AstronomyWorld Asteroid Day

Oumuamua : A Cigar Shaped Puzzle

Asteroids are essentially rocks in space that form the protoplanetary disk of dust and gas forming a ring about the sun. Their sizes can range from those as small as boulders and those which are as large as planets. During the early days of our solar system, debris was unstable, crashing and colliding with one another. Thus lead to the formation of rocks of different sizes. Asteroids may be made up of rock, metals and in some cases even water! The composition of an asteroid specifically depends on how near it is to the sun. The ones comparatively closer to the sun are dominantly made up of carbon with traces of nitrogen, hydrogen and oxygen while the ones farther away are made up of silicate rocks.

Below, we take a closer look at Oumuamua, an interstellar object that visited our solar system in the October of 2017. We shall also study how scientists developed various theories about its classification and composition with the passage of time.

When Oumuamua was first spotted in our solar system in the October of 2017, it caused quite the stir in the astrophysics community. Detected first in Hawaii using the Pan-STARRS1 telescope (funded by NASA’s Near Earth Observation program), it was named this way as ‘Oumuamua’ is Hawaiian for scout or messenger. It was the first ever interstellar object that our telescopes had ever detected.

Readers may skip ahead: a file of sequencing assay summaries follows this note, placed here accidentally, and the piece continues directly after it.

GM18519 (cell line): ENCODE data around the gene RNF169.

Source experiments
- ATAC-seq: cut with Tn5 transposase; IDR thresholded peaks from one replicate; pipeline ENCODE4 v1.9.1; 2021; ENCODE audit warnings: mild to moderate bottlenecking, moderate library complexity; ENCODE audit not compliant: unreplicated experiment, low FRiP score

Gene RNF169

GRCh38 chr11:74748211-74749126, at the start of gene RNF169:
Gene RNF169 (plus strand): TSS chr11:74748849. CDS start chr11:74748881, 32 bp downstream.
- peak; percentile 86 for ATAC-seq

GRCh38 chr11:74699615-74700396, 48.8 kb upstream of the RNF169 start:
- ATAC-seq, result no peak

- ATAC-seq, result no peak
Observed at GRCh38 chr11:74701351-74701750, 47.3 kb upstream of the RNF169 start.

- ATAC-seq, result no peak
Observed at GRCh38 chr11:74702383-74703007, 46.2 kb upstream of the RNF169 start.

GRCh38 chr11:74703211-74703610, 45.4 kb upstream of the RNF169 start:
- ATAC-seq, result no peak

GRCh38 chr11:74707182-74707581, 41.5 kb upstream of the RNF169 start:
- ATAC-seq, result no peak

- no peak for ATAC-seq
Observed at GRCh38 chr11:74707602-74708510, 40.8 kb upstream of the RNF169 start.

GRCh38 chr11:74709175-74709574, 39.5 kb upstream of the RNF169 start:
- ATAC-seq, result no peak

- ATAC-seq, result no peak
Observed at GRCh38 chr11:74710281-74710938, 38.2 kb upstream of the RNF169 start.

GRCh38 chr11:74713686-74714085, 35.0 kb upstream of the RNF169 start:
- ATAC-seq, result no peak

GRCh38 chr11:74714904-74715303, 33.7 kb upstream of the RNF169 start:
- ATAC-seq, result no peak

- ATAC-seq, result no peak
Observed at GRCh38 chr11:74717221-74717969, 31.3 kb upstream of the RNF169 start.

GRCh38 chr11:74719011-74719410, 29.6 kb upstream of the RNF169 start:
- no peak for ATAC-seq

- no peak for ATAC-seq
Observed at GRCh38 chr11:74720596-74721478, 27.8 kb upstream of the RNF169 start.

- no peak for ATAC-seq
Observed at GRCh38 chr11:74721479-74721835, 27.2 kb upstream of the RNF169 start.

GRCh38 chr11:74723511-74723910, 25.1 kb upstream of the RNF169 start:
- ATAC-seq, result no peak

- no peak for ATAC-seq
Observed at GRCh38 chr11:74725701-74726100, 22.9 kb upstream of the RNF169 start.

Although scientists were excited to find out as much information that they could, using the Hubble telescope, they soon realized that they were too late and that Oumuamua has already started leaving our solar system. There wasn’t much time whilst mounting questions about its composition, origin and classification. There was a long list of permissions that required approvals before any kind of research could take place. Scientists at NASA worked day and night. Oumuamua was travelling at a speed of 110,000 meters per hour and moving farther from us every minute.

Oumuamua was dull red in colour, in the shape of a cigar, somewhat flattened and 1000 feet long unlike anything else in our solar system. While it was going at such a high speed, it was also spinning along its own axis. This would suggest that it was made of some very strong substance. It was irregularly shaped, and tumbling out of our solar system in a hurry. Its eccentric orbital path and surprising velocity suggested very clearly that it was something that had come to our solar system from beyond.

At first, astronomers thought it was an interstellar asteroid. It was very likely since it looked like a chunk of debris that could have been shed by another system probably due to being torn apart by gravitational forces of a flyaway star or a supernova explosion.

Astronomers were then led to believe that it was a comet that had flung loose from a faraway star as it was speeding up while exiting the solar system as if outgassing of gasses were giving it the required boost. However, it didn’t have the flash or glow of a comet. It also left no dust trails as it travelled which is characteristic for a comet. No dust trails could also suggest a difference in chemical composition and the size of dust particles. Its brightness also varied quite wildly.

It was acting like a comet while looking like an asteroid.